Sitecore Dynamic Field Editor Custom Experience Button

19 April 2016 marrrcin sitecore , pipelines , experience , author , dynamic

Recently, I've worked on the Sitecore project which required author-friendly editing of item fields. Although Sitecore CMS has Field Editor feature, but I wanted something more. In this post I will show you how to rapidly implement custom experience button which will allow to dynamically choose fields depending on any business logic required.

I've taken the rapid development approach (which is often required when the deadline is approaching :-) and I took advantage of existing Sitecore's Field Editor to extend it a little bit. Of course, the built-in Field Editor have the ability to display various fields, but it's based only on the static list of fields stored in the Field Editor Button Item. It does not meet my requirements - truly dynamic field list. So... I've sat with the laptop and did the work.

Here is a list of features of my Dynamic Field Editor:

  • execute any business logic to provide dynamic field list
  • dynamically show or hide sections
  • high reusability - can be used with any rendering/sublayout without adding any new items/commands

If you are TL;DR person, take a look at this screencap and see if this functionality suits your needs:

How this will work?

My idea to implement this was to create new custom experience button and then replacing the webedit:fieldeditor command by my own. To make this highly reusable and extensible, the replacement command will invoke custom pipeline. The pipeline will have processors for every rendering/sublayout with the business logic. In this implementation, an assumption is made that the pipeline processors will modify Field Editor options only if the command was invoked from specific rendering/sublayout.

Prerequsites

  • Sitecore 8.X (I did this on 8.1-update 2, but it should work on any other version as well)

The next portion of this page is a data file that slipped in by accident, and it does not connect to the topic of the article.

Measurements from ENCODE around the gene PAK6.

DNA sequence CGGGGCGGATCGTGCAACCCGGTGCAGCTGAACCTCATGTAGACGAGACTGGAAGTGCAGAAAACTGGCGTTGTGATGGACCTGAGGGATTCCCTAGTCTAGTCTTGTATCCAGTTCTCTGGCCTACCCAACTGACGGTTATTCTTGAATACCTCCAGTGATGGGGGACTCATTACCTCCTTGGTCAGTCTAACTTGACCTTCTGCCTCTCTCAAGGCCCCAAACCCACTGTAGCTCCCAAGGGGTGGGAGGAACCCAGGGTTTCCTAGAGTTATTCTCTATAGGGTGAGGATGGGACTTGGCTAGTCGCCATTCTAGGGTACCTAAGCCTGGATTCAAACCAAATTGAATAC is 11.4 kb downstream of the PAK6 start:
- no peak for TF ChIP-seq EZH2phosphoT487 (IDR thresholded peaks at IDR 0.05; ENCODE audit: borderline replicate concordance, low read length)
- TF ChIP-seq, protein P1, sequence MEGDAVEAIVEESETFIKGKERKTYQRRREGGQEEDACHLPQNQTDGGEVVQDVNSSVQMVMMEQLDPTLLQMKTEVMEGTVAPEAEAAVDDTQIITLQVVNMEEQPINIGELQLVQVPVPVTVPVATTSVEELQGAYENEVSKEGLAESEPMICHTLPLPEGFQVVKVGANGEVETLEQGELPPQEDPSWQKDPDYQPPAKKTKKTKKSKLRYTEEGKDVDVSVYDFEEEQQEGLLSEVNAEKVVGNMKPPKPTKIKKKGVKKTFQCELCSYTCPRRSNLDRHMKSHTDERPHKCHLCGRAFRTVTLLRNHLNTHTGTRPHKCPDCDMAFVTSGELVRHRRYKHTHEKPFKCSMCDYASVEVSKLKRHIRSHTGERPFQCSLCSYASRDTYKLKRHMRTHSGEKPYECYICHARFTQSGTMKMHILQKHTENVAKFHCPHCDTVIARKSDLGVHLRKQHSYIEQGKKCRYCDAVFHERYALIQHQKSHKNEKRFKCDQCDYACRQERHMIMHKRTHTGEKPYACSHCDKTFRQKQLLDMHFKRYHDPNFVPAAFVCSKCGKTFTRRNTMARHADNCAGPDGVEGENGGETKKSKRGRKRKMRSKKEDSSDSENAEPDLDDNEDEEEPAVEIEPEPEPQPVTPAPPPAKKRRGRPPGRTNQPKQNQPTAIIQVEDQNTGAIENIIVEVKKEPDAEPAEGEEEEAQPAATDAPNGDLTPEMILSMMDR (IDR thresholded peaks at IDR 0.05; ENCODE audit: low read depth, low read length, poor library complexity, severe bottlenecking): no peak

• Visual Studio project set up for Sitecore (blank web app with references Sitecore DLLs)

Creating replacement command

First, we will implement custom web edit command which will invoke the pipeline. In the project, create a class which inherits from the Sitecore class:

Sitecore.Shell.Applications.WebEdit.Commands.FieldEditor

I always want to be as flexible as possible inside of my code and do not end up with "aww... I don't know XYZ property at this point", so my implementation takes as much as possible from the command context and passes it to custom pipeline. Here's what it looks like:

public class DynamicFieldEditor : FieldEditor
{
    protected CommandContext CommandContext;

    public override void Execute(CommandContext context)
    {
        CommandContext = context;
        base.Execute(context);
    }

    protected override PageEditFieldEditorOptions GetOptions(ClientPipelineArgs args, NameValueCollection form)
    {
        var options = base.GetOptions(args, form);
        var pipelineArgs = new GetDynamicFieldEditorPipelineArgs(args, form, CommandContext, options);
        CorePipeline.Run("getDynamicFieldEditor", pipelineArgs, false);
        return options;
    }
}